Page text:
After the troubled years of the regency, the monarchy organizes its conquests with a policy of peace and justice. Louis IX represents the policy of settling feudal France under the aegis of the royal authority, with the merger of the two authorities, head of the feudal hierarchy and monarch of divine right. Louis IX, like his predecessors and successors, was dominated by the feudal conception and deluded himself that he was governing in the context of the feudal conceptions theorized and rigidified by the treatises. In reality, the monarchy is content to exploit feudal habits, to interpret feudal rules in its own interest, drawing all the political and territorial advantages from it. But the fundamental conceptions are different and are superior to feudalism: the monarch reigns by divine authority,
According to ESTATELEARNING, the curia regis (see below: Law), the center of government, has been transformed: next to the great officers of the crown they appear in the 10th century. XII councilors of obscure, bourgeois origin, modest officers who have actual government duties. In the following age the bourgeois became numerous and powerful in the king’s council, a symbol of an understanding which had by now taken place between the monarchy and the bourgeoisie. In the cities and castles of the old royal domain, the kings of the century XI and XII had had as representatives modest officials, the provosts. Under Philip Augustus, territorial development required the institution of a new provincial official, the bailli ; therefore there were new, wider territorial circumscriptions called bailliages ; as in southern France there was the sénéchausée, headed by a military officer called sénéchal. From Philip Augustus the monarchy tried to organize its finances, that is, to eliminate the most serious drawback of the feudal organization. It is necessary to replace the overtime and the random with the regular and fixed tax. So also for the army: instead of resorting to feudal organization, kings tried to organize their own militias. The Capetian state thanks to this new equipment was able to make rapid progress during the century. XIII. Provosts, baillis, sénéchaux they initiate a penetration action on every point of France in the name of the monarchy. The monarchy protects, organizes and frames the social forces of the country. The first is feudality. The feudal element of the old domain was severely dismantled in the century. XII and became a faithful executor of the royal will. But in the newly acquired regions the feudal class is still riotous, turbulent, lover of looting, harsh with subjects. The monarchy intervenes to put an end to private wars; oversees the military obligations of vassals; prevents the union of the great fiefdoms by means of marriages and tries to marry the heiresses of the fiefdoms with members of the royal family; intervenes to confirm acts of the great barons with their vassals, bishops and bourgeois; forces the great lords to accept royal decisions, to recognize the king as interpreter of the feudal law, it imposes the obligation of direct dependence on the sovereign on all vassals who have inherited a fiefdom, beginning of the crumbling of the feudal building. Above all, overseas enterprises, the Crusades, serve as an outlet for the restlessness of feudalism. The kings remain faithful to the traditional policy of intimate agreement with the church; repeatedly they fight against the feudatars to defend bishoprics and abbeys. But at the same time they demand the strictest obedience from the clergy. Philip Augustus also uses harshness in his defense of the throne against ecclesiastical claims; bishops and abbots were subjected to all feudal obligations. Even the church was subjected to royal justice and the episcopal courts were recalled to pure ecclesiastical causes. The same strict policy was followed by Louis IX. The latter, on the other hand, tried to protect the French church from the exactions of the Holy See, to prevent the French clergy from being exploited for the interest of the Italian politics of the papacy; but he did not fail to hit the French church with very heavy exactions for the direct benefit of the monarchy.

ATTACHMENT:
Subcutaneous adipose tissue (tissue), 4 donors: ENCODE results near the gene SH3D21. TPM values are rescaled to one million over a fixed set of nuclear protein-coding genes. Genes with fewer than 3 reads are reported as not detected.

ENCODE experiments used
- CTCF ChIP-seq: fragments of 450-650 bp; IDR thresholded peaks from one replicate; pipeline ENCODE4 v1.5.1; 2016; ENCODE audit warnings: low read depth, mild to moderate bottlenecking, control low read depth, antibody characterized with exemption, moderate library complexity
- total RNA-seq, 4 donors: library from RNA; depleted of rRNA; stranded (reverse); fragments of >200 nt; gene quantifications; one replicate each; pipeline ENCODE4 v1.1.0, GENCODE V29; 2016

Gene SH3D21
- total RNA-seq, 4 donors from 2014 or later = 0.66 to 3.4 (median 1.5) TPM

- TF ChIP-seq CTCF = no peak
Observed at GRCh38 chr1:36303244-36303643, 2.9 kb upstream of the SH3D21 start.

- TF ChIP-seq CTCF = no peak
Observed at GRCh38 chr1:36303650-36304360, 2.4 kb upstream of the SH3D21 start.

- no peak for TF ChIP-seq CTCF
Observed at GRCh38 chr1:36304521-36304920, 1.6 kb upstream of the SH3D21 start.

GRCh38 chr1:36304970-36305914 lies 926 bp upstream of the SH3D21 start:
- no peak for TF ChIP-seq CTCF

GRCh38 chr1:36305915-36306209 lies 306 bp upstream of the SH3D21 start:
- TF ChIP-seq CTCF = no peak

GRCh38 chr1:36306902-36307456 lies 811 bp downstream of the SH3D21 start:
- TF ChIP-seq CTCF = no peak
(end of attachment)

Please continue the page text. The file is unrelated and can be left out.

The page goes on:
With Filippo Augusto begins a new directing policy towards the municipalities; the monarchy seems determined to become the protector of the municipal movement. In the century XII the kings had taken an uncertain attitude in this regard; Louis VI grants municipal franchise cards to some center to have allies in an immediate struggle or to get money. Thus Louis VII had tried to exploit the cities, which awakened economically and wished for administrative autonomy, to oppose them to the lay and ecclesiastical barons; in its territories it seems to have prevented or hindered the development of the commune, instead it favors it where it is necessary to weaken the feudal power. Filippo Augusto devotes a lot of attention to confirming or creating municipalities: he increases the municipal prerogatives, regulates the relations of the municipality with the royal authority, simplifies and mitigates the burdens. Wherever then the king found fiscal interests; because the basis of the municipal exemption was inevitably the tax to the royal tax authorities, as compensation for the feudal rights abandoned to the municipality. The monarchy ostentatiously assumes the protection of the communities, even in the territories belonging to the great fiefs that at least partially escape the royal erosion: the municipalities in these territories become the cornerstones of the program of pacification and monarchical transformation in the convulsion of feudal life. The policy of the monarchy towards the communes, however, hints at changing during the century. XIII. As the great feudality bent and fell under the blows of the dynasty, it felt less and less the need to take care of relations with the communes. The royal authority distrusts these cities where the unrest, the contrasts between the various classes are so lively; furthermore, it is necessary to increase the incomes of the crown. The ordinances of Louis IX of 1262 impose on the municipalities the obligation to renew the municipalities every year, to present the annual accounts of expenses and income to the king’s officers. Thus the government was systematically informed of the economic situation of the municipalities. Through all this internal activity, the monarchy tightens to itself the various social elements of France and uses new forces. Near the old element of the Isle of France appear in the century. XIII new elements in the royal administration: Normans, Bretons, Tolosans and Provençals. Paris has already in the century. XIII a very great importance: the royal administration, the university and the trade attract the provincials.